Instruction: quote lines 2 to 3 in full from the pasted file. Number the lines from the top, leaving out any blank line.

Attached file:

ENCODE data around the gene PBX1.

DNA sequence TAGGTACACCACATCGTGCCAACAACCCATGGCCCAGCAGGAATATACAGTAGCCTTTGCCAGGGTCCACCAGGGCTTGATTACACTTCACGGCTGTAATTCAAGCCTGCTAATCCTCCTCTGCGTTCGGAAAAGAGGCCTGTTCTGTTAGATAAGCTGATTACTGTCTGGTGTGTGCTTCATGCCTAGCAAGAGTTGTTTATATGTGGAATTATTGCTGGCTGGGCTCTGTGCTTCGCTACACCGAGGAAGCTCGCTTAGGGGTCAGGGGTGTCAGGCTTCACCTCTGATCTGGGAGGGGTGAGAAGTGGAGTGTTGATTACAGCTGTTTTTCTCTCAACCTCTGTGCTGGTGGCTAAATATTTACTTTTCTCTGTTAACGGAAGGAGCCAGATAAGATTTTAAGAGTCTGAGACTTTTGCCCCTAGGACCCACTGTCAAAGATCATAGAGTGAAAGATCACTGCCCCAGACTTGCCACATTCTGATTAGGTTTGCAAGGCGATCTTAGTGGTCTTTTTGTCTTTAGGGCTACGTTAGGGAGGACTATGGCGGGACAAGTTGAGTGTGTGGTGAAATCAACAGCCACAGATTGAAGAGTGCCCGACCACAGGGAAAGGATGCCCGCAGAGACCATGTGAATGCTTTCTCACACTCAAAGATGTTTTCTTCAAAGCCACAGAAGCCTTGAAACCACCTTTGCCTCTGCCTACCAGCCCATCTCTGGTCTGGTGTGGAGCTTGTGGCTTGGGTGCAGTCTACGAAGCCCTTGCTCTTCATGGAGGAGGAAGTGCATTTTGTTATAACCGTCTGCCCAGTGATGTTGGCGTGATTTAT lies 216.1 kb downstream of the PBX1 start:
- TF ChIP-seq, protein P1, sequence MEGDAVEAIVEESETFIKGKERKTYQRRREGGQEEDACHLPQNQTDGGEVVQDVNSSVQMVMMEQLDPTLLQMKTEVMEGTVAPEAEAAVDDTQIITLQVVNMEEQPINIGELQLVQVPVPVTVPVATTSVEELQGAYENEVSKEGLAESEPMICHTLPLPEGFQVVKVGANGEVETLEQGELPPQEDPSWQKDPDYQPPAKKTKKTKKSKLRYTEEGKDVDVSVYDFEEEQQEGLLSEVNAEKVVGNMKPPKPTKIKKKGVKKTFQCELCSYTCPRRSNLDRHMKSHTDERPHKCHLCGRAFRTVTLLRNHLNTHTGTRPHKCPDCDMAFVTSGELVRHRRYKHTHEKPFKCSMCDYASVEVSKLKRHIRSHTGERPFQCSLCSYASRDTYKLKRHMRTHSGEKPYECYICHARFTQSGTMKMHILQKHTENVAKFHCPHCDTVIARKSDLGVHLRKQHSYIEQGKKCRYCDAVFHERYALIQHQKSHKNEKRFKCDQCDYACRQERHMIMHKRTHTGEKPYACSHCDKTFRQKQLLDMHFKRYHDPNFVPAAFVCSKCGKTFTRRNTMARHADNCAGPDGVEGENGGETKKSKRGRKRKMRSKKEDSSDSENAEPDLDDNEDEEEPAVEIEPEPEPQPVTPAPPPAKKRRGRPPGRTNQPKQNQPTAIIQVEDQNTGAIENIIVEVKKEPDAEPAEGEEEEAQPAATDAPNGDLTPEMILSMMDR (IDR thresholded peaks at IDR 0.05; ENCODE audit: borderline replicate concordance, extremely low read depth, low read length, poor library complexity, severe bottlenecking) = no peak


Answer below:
DNA sequence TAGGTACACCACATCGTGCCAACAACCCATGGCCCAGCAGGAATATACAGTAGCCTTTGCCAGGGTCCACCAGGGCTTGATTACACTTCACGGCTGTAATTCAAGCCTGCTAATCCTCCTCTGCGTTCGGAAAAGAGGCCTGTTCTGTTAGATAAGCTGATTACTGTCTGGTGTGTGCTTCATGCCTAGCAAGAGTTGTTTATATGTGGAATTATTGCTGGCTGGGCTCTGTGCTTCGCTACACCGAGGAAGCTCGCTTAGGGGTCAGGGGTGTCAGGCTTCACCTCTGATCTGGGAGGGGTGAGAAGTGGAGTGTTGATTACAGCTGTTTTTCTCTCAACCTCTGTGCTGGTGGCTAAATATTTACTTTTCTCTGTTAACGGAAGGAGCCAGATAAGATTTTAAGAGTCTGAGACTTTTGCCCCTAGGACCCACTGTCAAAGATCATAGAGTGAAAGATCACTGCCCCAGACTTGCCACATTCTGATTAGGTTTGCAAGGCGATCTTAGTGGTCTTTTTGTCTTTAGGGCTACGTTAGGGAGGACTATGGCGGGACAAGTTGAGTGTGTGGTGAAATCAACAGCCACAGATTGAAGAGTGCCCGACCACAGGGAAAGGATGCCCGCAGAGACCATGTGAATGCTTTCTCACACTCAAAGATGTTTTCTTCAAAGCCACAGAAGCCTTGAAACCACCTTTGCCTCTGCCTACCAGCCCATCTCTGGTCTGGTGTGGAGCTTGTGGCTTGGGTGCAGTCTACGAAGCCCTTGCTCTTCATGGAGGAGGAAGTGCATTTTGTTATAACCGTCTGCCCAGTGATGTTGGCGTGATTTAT lies 216.1 kb downstream of the PBX1 start:
- TF ChIP-seq, protein P1, sequence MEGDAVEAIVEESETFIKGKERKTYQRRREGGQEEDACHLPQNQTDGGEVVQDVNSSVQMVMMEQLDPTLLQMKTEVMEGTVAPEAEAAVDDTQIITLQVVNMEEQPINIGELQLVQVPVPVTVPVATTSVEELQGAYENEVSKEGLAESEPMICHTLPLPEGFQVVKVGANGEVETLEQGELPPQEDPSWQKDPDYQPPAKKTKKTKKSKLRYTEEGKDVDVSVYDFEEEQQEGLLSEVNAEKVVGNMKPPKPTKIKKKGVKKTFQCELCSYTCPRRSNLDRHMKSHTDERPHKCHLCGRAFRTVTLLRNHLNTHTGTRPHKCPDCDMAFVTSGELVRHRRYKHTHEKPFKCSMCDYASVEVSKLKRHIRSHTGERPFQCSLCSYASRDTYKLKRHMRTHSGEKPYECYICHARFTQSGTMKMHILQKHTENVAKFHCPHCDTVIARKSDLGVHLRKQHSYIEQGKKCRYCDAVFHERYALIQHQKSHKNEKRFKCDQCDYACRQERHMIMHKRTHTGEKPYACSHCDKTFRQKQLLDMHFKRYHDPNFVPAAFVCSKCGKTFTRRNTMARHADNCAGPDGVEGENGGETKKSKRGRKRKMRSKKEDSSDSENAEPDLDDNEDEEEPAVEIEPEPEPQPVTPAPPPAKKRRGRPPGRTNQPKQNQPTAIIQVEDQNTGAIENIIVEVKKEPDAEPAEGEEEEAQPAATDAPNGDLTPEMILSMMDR (IDR thresholded peaks at IDR 0.05; ENCODE audit: borderline replicate concordance, extremely low read depth, low read length, poor library complexity, severe bottlenecking) = no peak